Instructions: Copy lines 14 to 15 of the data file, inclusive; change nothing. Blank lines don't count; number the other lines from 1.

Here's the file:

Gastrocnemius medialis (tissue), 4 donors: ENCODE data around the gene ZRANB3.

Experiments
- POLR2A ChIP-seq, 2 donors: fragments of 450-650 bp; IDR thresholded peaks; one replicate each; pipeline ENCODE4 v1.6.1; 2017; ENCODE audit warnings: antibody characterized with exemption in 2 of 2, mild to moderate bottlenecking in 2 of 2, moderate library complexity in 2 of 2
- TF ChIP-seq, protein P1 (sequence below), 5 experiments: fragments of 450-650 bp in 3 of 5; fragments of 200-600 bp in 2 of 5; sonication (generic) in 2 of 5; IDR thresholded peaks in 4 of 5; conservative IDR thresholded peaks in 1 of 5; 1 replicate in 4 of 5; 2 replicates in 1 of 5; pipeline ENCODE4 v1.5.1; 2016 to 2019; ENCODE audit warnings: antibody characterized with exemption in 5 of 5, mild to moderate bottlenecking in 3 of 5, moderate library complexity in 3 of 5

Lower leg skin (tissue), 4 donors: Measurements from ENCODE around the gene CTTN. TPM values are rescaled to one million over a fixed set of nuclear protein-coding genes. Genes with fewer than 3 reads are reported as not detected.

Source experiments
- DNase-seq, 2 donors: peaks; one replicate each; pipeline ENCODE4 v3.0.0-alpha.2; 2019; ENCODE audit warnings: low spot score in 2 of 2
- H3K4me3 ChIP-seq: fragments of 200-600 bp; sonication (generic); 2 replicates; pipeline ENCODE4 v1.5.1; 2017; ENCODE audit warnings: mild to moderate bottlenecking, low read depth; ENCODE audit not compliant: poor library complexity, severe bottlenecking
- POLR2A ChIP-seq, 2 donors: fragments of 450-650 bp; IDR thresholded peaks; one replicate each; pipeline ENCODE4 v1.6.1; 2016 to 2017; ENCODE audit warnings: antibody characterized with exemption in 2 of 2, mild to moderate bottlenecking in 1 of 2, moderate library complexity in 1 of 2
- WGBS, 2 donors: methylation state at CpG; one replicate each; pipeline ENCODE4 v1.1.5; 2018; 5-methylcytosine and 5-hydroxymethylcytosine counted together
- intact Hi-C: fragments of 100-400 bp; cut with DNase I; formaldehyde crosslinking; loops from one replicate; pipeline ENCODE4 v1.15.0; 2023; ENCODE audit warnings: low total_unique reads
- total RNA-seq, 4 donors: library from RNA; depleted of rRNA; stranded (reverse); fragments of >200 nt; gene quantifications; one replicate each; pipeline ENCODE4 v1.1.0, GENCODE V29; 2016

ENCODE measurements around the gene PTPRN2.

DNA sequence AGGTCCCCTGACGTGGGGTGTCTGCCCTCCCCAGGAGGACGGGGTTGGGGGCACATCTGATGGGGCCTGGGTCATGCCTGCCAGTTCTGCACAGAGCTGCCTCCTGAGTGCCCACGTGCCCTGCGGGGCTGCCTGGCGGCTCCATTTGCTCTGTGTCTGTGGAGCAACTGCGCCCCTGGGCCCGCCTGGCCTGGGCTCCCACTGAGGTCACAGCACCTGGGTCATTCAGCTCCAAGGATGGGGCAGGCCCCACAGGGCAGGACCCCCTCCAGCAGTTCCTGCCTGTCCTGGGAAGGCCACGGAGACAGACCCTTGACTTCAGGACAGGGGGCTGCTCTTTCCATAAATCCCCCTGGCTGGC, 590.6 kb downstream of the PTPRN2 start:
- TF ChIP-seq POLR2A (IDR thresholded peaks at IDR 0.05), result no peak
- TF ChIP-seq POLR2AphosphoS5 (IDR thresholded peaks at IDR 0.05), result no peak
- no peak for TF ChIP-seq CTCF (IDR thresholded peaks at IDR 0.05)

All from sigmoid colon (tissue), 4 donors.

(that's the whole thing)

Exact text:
DNA sequence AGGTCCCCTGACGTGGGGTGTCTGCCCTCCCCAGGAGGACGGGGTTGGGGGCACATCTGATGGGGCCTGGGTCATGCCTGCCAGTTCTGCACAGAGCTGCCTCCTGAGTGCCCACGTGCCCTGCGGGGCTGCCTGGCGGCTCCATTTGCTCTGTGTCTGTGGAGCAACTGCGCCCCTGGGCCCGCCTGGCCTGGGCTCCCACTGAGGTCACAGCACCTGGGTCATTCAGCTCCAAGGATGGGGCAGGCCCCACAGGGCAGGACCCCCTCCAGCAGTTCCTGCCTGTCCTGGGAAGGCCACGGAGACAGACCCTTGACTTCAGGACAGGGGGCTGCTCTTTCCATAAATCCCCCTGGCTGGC, 590.6 kb downstream of the PTPRN2 start:
- TF ChIP-seq POLR2A (IDR thresholded peaks at IDR 0.05), result no peak